The royal rulers of Saudi Arabia have managed to escape with scarcely a scratch from the turbulence which removed their Arab colleagues in Tunisia, Egypt, Libya and Yemen since December 2010 and is now visited on Syria. It was because they acted in good time to abort the embryonic protest movement – largely by pledges of handouts totaling a fabulous 30 billion Saudi Riyals ($35 billion) under a magnanimous incentives plan, combined with arrests, heavy-handed suppression and other forms of “persuasion.”
Unrest nonetheless continues to bubble underneath the surface in Saudi Arabia. It could break out in the open should the dissent evident in three classes of society come together:
1. Personal rivalries within the ruling elite;
2. The contest between ultra-conservative elements of society and would-be liberals who seek more freedoms in society and the economy, coupled with modernization and openness to Western norms;
3. The readiness of young Saudis to fight for their demands.
On the face of it, the three dissident groups do not overlap. However, mishandled by the authorities, either one could throw caution to the winds and start a major blaze that would encompass all three. Then, the world’s biggest oil exporter would finally face a major threat to its stability.
Crumbling Government Leadership
Keeping the royal succession issue smoothly under control has always been the key to the kingdom's stability. The Saudi king is absolute head of the kingdom’s legislative authority and governing executive. The system’s Achilles heel lies in its absence of an elected legislature and therefore no clear line of authority behind the king and crown prince if both happened to be prevented from performing their duties.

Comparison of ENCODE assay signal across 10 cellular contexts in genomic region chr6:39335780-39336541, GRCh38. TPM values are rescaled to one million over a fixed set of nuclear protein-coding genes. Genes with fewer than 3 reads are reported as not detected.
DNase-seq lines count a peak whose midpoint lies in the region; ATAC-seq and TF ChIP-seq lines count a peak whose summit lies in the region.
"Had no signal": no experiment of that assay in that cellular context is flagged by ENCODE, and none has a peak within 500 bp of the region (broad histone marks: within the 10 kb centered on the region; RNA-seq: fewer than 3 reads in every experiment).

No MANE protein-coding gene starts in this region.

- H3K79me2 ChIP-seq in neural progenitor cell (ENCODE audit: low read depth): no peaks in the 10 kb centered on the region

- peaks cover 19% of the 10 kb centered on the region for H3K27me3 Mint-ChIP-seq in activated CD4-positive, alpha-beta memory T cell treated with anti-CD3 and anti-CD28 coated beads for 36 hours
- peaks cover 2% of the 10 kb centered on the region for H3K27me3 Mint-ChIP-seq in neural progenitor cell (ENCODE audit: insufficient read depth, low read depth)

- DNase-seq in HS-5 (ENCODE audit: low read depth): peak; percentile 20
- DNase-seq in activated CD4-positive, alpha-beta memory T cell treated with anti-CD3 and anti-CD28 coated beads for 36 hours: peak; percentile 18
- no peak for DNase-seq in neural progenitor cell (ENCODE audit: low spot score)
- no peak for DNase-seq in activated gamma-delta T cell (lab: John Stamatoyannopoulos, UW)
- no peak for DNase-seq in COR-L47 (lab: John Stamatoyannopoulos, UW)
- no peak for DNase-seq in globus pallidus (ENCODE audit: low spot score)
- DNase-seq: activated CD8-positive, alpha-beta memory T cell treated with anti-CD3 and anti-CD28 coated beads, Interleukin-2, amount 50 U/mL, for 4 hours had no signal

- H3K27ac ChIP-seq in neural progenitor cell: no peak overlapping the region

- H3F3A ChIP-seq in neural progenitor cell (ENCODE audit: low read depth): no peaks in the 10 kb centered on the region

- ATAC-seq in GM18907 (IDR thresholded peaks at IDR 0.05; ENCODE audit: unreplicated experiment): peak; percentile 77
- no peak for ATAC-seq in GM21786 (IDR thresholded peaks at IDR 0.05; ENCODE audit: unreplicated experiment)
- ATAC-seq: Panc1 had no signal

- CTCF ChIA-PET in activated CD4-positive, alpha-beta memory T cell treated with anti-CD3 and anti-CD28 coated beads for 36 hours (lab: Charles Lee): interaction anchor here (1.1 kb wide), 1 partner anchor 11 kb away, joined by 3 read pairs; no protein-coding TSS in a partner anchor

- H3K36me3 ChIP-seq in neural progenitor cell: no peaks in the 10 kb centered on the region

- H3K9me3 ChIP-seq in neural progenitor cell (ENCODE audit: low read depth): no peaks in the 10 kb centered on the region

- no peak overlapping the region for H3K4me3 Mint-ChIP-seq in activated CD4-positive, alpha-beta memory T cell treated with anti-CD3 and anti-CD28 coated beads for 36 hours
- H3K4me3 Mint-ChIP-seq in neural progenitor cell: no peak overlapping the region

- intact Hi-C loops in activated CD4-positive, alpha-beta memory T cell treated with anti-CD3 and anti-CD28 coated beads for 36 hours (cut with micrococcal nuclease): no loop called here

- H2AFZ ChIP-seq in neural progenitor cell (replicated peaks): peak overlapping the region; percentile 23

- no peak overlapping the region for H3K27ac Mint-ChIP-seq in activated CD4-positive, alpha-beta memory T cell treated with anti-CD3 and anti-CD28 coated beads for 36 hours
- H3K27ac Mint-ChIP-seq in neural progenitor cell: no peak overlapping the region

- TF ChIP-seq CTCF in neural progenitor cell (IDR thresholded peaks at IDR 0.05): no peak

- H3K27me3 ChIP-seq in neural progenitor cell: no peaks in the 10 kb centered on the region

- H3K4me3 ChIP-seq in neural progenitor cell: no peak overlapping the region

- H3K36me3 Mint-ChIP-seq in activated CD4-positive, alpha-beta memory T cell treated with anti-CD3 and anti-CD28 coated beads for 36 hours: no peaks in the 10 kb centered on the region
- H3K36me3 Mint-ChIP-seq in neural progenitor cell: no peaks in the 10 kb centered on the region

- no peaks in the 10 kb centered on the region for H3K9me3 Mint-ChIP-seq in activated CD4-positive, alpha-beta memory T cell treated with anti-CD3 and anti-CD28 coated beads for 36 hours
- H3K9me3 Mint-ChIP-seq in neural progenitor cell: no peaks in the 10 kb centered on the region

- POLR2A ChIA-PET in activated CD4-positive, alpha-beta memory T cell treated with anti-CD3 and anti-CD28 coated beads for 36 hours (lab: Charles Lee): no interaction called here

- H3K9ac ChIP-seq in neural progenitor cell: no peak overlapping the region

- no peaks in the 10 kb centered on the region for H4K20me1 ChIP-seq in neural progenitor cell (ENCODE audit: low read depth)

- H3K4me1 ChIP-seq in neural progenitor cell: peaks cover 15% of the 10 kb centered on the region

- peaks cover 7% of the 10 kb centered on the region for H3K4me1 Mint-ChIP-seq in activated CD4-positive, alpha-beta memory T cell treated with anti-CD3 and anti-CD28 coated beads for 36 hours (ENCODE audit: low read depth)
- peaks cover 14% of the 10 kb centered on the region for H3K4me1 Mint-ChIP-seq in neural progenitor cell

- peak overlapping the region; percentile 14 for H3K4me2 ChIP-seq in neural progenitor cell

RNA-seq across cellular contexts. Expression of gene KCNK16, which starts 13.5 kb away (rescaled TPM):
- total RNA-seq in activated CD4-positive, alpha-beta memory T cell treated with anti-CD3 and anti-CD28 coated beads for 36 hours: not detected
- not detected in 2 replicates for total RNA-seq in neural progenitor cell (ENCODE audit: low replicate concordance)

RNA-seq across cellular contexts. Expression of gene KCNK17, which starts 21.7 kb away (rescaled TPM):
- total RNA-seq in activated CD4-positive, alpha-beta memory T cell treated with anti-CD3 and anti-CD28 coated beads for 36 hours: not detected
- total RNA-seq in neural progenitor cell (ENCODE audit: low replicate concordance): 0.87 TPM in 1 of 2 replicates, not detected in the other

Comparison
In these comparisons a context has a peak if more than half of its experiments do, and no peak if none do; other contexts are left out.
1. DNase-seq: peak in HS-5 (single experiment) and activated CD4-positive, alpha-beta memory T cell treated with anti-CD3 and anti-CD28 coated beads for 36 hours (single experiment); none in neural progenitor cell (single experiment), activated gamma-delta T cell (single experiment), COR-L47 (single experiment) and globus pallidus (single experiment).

Although the thousands of princes have managed to keep the royal family in power up until now, the setup is looking more and more anachronistic and less and less up to coping with the contemporary challenges of the 21st century and the Arab revolt.
King Abdullah, 89, is portrayed in the Saudi press and most of the Gulf media as ruling with a high hand. During his seven years in power, he has never relinquished his seat at the head of weekly cabinet sessions, receives official foreign guests, is the arbiter of Saudi foreign policy and author of important reforms, such as the establishment of the Allegiance Council to determine the order of succession, and innovations in the education and legal systems.
His reforms sound good but not all are implemented; nor do they affect life in the kingdom. Abdullah disobeyed his own reform by slotting Interior minister Prince Nayef, 78, a conservative with no foreign policy experience and extremely poor health, into the post of second in line to the throne when Crown Prince Sultan died in October 2011. He acted without convening the Allegiance Council as several princes demanded.
The Conservatives-Progressives seesaw gains momentum
Before flying off to Switzerland for more medical tests, Prince Nayef transferred the lead of his Sudairi branch of the royal family to defense minister Prince Salman.